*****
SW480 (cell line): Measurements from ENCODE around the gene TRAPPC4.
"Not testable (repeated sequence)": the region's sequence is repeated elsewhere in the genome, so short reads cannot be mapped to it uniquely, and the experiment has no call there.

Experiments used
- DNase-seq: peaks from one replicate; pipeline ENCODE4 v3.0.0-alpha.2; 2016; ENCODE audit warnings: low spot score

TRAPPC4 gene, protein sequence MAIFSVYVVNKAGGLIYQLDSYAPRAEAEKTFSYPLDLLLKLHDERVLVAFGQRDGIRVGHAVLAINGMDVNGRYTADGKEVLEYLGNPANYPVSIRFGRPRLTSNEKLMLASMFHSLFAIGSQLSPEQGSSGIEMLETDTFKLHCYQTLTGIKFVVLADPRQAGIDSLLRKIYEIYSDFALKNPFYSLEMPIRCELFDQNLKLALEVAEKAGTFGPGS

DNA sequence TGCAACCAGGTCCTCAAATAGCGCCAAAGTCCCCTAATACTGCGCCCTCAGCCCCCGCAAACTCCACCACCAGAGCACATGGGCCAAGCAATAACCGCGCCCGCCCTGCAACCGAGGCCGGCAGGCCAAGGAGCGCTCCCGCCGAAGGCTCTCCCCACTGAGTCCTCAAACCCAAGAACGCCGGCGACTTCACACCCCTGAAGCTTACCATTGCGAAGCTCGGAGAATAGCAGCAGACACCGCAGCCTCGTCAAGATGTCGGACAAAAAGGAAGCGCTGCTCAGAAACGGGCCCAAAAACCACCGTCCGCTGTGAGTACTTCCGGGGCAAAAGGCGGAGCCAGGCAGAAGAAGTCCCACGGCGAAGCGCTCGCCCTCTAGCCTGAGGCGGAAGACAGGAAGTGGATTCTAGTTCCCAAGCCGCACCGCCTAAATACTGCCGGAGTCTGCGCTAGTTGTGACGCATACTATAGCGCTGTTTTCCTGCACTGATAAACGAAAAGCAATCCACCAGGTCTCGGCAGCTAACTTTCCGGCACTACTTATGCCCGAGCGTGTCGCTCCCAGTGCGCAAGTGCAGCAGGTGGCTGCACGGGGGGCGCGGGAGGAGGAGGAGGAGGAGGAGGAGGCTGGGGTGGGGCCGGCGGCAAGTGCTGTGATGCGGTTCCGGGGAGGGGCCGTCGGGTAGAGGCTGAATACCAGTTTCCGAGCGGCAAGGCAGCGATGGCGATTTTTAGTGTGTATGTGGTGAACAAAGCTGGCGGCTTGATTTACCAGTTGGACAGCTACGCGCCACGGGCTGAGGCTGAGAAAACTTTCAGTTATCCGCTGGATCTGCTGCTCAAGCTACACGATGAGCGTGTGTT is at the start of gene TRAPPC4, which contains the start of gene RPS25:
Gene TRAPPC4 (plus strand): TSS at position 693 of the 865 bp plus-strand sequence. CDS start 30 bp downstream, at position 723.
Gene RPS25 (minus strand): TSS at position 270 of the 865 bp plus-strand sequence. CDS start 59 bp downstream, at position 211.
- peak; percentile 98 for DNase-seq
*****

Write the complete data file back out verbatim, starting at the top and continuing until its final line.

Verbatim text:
SW480 (cell line): Measurements from ENCODE around the gene TRAPPC4.
"Not testable (repeated sequence)": the region's sequence is repeated elsewhere in the genome, so short reads cannot be mapped to it uniquely, and the experiment has no call there.

Experiments used
- DNase-seq: peaks from one replicate; pipeline ENCODE4 v3.0.0-alpha.2; 2016; ENCODE audit warnings: low spot score

TRAPPC4 gene, protein sequence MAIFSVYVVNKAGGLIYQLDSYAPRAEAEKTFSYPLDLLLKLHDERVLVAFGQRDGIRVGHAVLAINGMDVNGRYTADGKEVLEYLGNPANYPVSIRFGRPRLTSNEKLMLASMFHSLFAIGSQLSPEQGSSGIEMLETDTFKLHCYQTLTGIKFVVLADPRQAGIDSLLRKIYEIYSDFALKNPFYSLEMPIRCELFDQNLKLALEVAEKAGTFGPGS

DNA sequence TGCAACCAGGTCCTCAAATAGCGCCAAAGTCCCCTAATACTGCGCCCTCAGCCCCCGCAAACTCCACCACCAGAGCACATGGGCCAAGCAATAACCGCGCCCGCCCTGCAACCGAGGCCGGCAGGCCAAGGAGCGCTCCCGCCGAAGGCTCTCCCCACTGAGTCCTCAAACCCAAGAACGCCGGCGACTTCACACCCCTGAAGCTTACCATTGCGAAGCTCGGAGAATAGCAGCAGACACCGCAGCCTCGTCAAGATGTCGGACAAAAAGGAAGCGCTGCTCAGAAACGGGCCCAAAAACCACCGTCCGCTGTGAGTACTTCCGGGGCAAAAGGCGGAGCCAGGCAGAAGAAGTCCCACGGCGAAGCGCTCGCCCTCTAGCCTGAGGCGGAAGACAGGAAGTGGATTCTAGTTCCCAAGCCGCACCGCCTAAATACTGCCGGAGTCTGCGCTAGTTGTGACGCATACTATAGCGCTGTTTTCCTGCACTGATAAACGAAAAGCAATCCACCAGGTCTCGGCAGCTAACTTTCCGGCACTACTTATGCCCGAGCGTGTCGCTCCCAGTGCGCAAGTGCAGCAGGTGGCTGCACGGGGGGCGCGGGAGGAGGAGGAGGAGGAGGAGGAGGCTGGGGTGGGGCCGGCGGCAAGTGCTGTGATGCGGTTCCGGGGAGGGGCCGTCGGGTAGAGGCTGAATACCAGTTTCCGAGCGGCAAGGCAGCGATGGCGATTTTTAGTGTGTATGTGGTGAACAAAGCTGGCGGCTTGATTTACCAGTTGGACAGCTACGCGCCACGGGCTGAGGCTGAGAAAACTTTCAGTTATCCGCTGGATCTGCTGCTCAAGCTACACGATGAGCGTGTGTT is at the start of gene TRAPPC4, which contains the start of gene RPS25:
Gene TRAPPC4 (plus strand): TSS at position 693 of the 865 bp plus-strand sequence. CDS start 30 bp downstream, at position 723.
Gene RPS25 (minus strand): TSS at position 270 of the 865 bp plus-strand sequence. CDS start 59 bp downstream, at position 211.
- peak; percentile 98 for DNase-seq